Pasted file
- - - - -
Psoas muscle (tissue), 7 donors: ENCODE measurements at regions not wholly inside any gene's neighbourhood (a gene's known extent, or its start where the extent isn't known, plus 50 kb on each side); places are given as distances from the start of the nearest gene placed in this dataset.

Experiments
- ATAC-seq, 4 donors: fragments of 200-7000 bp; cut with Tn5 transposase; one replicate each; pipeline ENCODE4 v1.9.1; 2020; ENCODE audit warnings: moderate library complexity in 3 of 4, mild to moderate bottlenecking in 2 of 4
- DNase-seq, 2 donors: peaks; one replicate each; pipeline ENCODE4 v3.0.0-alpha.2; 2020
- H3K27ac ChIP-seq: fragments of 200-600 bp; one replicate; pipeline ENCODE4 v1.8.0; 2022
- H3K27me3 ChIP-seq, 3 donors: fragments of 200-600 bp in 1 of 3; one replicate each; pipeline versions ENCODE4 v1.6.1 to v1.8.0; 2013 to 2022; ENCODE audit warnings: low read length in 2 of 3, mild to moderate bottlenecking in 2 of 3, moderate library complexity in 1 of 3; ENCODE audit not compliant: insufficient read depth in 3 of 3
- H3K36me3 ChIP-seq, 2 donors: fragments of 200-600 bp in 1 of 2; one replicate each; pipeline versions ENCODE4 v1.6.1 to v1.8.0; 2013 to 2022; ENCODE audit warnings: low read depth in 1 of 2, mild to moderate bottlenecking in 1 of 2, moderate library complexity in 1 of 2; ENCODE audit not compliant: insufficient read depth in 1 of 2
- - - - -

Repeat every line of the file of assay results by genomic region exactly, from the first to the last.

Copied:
Psoas muscle (tissue), 7 donors: ENCODE measurements at regions not wholly inside any gene's neighbourhood (a gene's known extent, or its start where the extent isn't known, plus 50 kb on each side); places are given as distances from the start of the nearest gene placed in this dataset.

Experiments
- ATAC-seq, 4 donors: fragments of 200-7000 bp; cut with Tn5 transposase; one replicate each; pipeline ENCODE4 v1.9.1; 2020; ENCODE audit warnings: moderate library complexity in 3 of 4, mild to moderate bottlenecking in 2 of 4
- DNase-seq, 2 donors: peaks; one replicate each; pipeline ENCODE4 v3.0.0-alpha.2; 2020
- H3K27ac ChIP-seq: fragments of 200-600 bp; one replicate; pipeline ENCODE4 v1.8.0; 2022
- H3K27me3 ChIP-seq, 3 donors: fragments of 200-600 bp in 1 of 3; one replicate each; pipeline versions ENCODE4 v1.6.1 to v1.8.0; 2013 to 2022; ENCODE audit warnings: low read length in 2 of 3, mild to moderate bottlenecking in 2 of 3, moderate library complexity in 1 of 3; ENCODE audit not compliant: insufficient read depth in 3 of 3
- H3K36me3 ChIP-seq, 2 donors: fragments of 200-600 bp in 1 of 2; one replicate each; pipeline versions ENCODE4 v1.6.1 to v1.8.0; 2013 to 2022; ENCODE audit warnings: low read depth in 1 of 2, mild to moderate bottlenecking in 1 of 2, moderate library complexity in 1 of 2; ENCODE audit not compliant: insufficient read depth in 1 of 2